We move slowly and carefully, ducking under the low bushes in Kenya’s Lake Nakuru National Park. The brush is crisp from drought and each step crackles underfoot like a firecracker. Samson, the towering park ranger who is guiding us on a rhino patrol, motions to us to stay behind. Touching his finger to his lips, he cautions us to be silent. Samson is dressed for war: he is wearing military camouflage, and carries a semi-automatic weapon.
Previously on ‘From the archive’
When three University of Washington researchers presented their paper Synthesizing Obama: Learning Lip Sync from Audio at a Los Angeles conference hall on 2nd August 2017, the assembled delegates had been primed to expect fireworks. A video created by the trio to demonstrate the potential of their innovation had already caused a stir.
The Atlantic speculated that the researchers’ work will “make it impossible for you to believe what you see”, while tech website Boingboing said the experiment might herald “the beginning of the end for video evidence.”
The sun is dipping behind the Casa Rosada, Argentina’s presidential palace, as Cristina Fernández de Kirchner emerges to make her final speech as president of Argentina. It is 9th December 2015, and the Plaza de Mayo echoes with chants and songs as Kirchner, an enthusiastic public speaker, stands alone waiting to begin. “Si la tocan a Cristina, qué quilombo se va a armar!” sings the crowd, with glee: “If they mess with Cristina, there’s going to be trouble.”
As Kirchner, known in Argentina simply as Cristina, begins to speak, silence descends on the Plaza. “Dear compatriots, can you hear me?” she cries. “I want you to know that I can hear you too. I hear you, and I always will.” The crowd roars its approval. Among the audience are representatives of political movements from across Argentina including thousands of members of La Cámpora, the Kirchnerist youth wing led by Máximo, Kirchner’s burly, taciturn son. Blue-and-white Argentinian flags flap alongside banners bearing slogans including “Cristina 2019”, “Gracias!” and “No Fue Mágia” – “It Wasn’t Magic”, a phrase used repeatedly by Kirchner about her administration’s achievements.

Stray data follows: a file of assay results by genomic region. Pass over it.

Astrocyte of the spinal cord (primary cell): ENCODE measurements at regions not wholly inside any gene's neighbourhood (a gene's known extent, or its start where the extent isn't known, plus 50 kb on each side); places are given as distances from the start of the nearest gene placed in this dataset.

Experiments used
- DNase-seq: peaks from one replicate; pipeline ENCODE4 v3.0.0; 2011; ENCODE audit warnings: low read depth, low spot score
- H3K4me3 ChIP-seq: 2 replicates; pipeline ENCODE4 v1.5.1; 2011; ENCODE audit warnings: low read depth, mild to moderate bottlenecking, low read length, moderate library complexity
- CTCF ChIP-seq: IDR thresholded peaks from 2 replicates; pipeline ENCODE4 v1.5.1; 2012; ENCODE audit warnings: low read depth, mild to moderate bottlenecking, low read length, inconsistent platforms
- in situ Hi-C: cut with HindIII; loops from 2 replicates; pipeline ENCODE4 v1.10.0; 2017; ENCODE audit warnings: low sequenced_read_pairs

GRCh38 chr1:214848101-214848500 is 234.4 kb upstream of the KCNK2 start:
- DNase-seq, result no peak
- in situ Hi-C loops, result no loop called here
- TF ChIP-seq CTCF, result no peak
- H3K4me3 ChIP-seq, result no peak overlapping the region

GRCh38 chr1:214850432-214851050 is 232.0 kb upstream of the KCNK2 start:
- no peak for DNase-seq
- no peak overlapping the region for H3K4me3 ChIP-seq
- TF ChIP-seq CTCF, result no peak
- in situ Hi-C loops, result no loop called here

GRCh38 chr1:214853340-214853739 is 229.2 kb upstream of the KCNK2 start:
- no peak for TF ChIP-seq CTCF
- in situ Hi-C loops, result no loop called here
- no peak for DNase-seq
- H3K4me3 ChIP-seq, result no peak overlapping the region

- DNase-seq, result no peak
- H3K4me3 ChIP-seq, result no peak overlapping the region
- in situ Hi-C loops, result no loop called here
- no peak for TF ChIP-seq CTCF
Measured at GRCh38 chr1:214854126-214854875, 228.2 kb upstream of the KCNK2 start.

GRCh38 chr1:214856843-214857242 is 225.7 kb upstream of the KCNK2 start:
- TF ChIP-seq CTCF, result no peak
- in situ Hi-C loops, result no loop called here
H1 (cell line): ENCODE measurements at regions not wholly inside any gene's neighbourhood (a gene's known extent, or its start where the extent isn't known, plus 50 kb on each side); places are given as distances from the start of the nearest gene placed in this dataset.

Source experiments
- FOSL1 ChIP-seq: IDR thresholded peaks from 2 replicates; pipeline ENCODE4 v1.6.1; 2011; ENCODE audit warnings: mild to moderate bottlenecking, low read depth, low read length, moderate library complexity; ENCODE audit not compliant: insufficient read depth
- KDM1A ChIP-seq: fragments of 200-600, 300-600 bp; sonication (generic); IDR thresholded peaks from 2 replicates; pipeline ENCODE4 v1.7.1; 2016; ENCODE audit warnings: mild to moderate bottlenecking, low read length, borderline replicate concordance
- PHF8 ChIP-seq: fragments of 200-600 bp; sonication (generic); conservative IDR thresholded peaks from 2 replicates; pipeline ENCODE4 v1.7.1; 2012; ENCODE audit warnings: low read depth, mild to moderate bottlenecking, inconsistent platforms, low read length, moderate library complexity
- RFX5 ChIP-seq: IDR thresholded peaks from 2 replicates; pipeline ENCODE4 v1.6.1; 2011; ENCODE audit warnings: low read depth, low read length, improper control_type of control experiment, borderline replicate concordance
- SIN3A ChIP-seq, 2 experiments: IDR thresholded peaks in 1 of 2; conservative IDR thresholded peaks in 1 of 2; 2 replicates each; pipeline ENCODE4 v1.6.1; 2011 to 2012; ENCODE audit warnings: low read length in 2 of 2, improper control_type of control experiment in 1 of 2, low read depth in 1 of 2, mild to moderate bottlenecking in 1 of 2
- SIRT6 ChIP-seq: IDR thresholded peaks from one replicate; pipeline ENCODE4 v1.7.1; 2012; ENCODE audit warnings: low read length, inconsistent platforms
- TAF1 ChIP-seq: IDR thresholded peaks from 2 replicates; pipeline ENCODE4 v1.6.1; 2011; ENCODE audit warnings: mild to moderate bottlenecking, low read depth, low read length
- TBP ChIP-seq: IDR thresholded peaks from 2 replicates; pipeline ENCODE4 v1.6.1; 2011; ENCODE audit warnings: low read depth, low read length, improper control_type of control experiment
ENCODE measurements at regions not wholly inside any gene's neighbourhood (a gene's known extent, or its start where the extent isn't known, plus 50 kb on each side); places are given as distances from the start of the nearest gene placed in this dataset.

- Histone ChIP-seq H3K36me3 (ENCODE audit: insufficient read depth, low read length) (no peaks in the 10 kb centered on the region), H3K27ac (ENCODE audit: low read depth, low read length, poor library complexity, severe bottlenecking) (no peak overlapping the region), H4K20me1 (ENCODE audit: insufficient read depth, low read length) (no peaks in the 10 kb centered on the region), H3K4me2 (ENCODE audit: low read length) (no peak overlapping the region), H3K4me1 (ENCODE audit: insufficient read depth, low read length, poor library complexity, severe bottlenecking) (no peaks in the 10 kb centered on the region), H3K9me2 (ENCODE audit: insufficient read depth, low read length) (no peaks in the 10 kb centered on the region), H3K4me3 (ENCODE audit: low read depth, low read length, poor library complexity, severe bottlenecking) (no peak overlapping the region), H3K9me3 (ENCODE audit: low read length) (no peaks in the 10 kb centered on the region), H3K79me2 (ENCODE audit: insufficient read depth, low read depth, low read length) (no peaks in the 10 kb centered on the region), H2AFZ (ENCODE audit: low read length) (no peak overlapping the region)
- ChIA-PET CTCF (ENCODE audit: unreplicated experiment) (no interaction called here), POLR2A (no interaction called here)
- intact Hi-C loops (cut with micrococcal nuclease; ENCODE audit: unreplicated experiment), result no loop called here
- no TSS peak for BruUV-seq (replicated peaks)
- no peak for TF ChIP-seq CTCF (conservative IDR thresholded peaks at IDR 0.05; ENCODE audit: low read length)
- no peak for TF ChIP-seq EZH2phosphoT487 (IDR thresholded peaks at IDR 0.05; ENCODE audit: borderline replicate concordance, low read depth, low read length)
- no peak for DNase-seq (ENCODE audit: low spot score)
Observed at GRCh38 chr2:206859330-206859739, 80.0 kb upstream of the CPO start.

This is the last day of Kirchner’s eight-year rule, which followed on from the four-year presidency of her husband, Néstor, who stepped aside in 2007 to let his wife run for election.
It’s shortly after 7.30pm, Sunday 3rd April 2016. There is just under half an hour to wait until the Panama Papers are finally published – at 8pm the results of our research will be made public on the Süddeutsche Zeitung website.
Our stories for the first day of publication have been ready for a long time. All the legal checks have been carried out, all the revisions are complete and all the images prepared. The first newspapers have been printed and loaded on to the trucks on their way to our readers. Everything is ready. Only 15 minutes to go…
“On the night of the election I was in Paris by the pyramid of the Louvre, looking back on an incredible journey. Just six months earlier I was living in Kenya working for Stanford University.